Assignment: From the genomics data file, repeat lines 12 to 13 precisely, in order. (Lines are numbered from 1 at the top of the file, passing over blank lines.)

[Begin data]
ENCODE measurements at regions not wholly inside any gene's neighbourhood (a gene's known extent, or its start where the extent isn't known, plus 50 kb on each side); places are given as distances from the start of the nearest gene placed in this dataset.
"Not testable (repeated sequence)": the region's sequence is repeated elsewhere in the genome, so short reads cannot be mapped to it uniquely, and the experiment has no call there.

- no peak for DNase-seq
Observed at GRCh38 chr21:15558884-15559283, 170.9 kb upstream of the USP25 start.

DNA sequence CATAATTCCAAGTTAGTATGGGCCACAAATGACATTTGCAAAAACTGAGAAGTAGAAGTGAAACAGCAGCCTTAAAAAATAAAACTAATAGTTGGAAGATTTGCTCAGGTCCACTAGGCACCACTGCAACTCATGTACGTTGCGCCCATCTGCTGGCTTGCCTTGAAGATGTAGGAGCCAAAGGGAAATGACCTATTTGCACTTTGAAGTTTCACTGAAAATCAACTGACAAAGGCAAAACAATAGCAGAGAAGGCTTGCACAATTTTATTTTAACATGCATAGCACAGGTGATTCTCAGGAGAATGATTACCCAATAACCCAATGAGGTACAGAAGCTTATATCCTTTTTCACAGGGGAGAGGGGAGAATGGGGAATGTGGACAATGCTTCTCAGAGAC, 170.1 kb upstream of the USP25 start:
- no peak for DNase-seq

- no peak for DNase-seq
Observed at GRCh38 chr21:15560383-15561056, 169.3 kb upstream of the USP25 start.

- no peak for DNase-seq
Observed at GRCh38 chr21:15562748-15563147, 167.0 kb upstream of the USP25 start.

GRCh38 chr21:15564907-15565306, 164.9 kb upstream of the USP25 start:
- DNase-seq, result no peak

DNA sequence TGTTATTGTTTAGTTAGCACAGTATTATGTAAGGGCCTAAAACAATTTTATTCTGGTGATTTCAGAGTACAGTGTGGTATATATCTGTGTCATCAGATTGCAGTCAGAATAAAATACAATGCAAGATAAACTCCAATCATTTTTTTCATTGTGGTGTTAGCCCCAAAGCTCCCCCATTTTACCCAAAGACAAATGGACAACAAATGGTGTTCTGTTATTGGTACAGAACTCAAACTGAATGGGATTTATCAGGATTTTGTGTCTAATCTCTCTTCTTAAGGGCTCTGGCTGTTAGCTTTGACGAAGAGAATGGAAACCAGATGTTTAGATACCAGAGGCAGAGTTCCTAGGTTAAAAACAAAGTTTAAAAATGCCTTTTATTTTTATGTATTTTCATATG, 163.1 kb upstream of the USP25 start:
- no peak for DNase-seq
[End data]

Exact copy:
- DNase-seq, result no peak

DNA sequence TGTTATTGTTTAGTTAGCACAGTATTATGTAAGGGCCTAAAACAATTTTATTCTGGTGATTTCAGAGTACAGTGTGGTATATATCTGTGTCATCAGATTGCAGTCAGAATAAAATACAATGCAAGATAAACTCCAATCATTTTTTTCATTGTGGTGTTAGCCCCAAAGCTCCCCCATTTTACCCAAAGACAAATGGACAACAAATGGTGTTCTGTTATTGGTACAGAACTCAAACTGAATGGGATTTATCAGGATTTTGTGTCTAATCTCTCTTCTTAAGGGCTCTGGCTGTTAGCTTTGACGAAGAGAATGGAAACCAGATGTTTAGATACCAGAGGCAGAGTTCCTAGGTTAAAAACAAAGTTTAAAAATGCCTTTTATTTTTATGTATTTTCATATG, 163.1 kb upstream of the USP25 start: